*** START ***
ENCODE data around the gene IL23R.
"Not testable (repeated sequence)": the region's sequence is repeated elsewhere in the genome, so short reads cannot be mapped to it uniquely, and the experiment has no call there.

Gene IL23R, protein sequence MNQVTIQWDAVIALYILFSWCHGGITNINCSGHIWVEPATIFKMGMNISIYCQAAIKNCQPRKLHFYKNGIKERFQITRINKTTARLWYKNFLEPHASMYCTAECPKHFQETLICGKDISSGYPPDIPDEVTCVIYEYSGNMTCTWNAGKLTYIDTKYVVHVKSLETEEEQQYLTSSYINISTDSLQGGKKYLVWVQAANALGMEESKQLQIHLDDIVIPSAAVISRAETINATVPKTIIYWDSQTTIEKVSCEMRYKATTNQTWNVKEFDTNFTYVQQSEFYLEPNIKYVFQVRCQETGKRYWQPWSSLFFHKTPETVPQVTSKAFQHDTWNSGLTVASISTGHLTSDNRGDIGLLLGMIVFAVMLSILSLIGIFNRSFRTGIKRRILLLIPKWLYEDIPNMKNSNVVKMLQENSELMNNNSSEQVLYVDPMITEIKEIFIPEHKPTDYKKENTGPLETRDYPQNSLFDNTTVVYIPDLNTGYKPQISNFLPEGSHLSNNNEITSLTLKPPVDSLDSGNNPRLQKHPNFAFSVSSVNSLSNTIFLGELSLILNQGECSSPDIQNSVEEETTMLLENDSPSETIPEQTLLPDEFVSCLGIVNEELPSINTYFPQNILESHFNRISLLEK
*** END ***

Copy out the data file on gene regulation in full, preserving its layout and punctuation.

ENCODE data around the gene IL23R.
"Not testable (repeated sequence)": the region's sequence is repeated elsewhere in the genome, so short reads cannot be mapped to it uniquely, and the experiment has no call there.

Gene IL23R, protein sequence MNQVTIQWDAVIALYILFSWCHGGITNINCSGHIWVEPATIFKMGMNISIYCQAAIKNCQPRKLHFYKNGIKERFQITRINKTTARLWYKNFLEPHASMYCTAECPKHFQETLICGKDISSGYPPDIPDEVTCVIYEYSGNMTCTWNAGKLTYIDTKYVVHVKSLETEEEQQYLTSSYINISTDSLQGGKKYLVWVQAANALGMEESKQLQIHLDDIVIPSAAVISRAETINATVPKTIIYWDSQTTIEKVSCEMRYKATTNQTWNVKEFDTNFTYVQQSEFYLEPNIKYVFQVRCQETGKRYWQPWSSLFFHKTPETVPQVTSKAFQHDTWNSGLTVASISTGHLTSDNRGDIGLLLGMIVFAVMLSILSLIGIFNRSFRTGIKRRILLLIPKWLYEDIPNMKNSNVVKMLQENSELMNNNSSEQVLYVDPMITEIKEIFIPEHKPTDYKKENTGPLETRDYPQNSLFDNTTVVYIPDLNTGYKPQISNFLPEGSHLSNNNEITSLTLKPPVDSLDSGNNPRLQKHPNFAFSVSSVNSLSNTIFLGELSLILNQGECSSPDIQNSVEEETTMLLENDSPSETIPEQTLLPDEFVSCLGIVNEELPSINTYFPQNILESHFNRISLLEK